This is our first year of farming a diversity of organic vegetables and we couldn’t be more happy with the response we’ve gotten from New Seasons staff. We’re located in Portland, Oregon and we’ve just begun selling to New Seasons Market and have enjoyed every bit of the experience, from touching base with Chris to delivering to our local Arbor Lodge store, New Seasons has made it efficient and easy to deliver our fresh, local, organic vegetables. We look forward to continuing our relationship with New Seasons!

Amber and Jason

Anonymous said...

I’m so glad to find the blog again. I thought it had disappeared!

As I’m reading this I’m eating fresh Oregon Strawberries I picked up last night from New Seasons (their smell is incredible; bringing back memories from childhood) and watching on OPB an episode on Food From the Hood which talks about at risk youth who began growing veggies and selling at a farmers market.

The convergence is interesting because it was hearing years ago about the struggle local strawberry growers were going through and yet, not being able to find any Oregon berries in stores. I had thought I didn’t like strawberries anymore. They just didn’t taste good even at 99 cents a package. Dipped is just a waste of good chocolate.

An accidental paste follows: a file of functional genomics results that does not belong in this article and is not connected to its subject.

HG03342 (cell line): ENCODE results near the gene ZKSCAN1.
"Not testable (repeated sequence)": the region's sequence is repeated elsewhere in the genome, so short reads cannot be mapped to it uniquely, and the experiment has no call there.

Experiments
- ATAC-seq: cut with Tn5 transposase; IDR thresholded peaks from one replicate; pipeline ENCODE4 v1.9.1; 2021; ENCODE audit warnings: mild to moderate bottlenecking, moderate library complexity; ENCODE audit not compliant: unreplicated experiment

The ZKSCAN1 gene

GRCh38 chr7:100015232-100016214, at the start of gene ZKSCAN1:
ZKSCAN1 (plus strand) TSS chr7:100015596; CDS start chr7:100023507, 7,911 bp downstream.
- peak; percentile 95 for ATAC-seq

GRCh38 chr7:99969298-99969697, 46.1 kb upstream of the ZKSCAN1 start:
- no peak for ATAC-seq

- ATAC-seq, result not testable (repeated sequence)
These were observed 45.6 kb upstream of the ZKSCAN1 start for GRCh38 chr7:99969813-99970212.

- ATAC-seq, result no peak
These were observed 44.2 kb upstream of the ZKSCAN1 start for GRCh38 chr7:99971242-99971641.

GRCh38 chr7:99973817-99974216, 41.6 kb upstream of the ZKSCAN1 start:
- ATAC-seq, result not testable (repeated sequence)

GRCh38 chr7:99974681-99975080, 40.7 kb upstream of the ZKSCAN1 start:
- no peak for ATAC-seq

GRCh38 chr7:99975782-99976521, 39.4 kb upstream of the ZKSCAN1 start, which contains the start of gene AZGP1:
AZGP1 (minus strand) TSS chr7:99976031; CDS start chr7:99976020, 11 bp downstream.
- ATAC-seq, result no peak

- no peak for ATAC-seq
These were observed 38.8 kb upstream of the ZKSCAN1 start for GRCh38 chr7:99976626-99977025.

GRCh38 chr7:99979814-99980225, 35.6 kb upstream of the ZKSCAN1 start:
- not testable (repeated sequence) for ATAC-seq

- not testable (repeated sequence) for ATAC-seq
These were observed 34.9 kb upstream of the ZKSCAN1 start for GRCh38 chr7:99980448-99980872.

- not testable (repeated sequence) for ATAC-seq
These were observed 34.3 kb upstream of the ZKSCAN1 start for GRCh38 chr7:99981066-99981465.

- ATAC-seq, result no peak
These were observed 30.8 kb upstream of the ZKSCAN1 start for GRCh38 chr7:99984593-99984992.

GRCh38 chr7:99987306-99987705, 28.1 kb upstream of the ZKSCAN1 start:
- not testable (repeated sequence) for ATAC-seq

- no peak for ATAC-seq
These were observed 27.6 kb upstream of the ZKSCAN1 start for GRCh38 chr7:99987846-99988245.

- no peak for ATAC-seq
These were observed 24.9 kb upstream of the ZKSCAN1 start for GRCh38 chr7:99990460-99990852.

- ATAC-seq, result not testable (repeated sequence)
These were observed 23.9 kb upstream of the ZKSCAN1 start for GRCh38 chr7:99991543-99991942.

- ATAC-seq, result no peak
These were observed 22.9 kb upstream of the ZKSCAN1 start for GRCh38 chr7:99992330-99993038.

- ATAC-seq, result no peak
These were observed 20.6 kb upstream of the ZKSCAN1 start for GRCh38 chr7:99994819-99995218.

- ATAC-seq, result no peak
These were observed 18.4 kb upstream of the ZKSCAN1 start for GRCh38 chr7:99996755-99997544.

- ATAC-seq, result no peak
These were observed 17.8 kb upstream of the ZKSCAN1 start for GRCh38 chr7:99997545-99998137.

Then I discovered New Seasons. The difference in quality along with being able to know where my food is coming from has led me to become a vegetarian and I’d estimate about 70% of the food I buy is locally produced (within a day’s drive). I discovered the hot foods section when I was attending school with my daughter (which gave me a possible great idea for NS) and we ate wonderful fresh, local and nutritious veggies for lunch everyday for several weeks.

Not only have I attended the Fresh Market Days and bought some incredible produce but I recognize the names of those growers who have responded to this post and it gives me a bit of thrill to read their responses because they are food celebrities to me.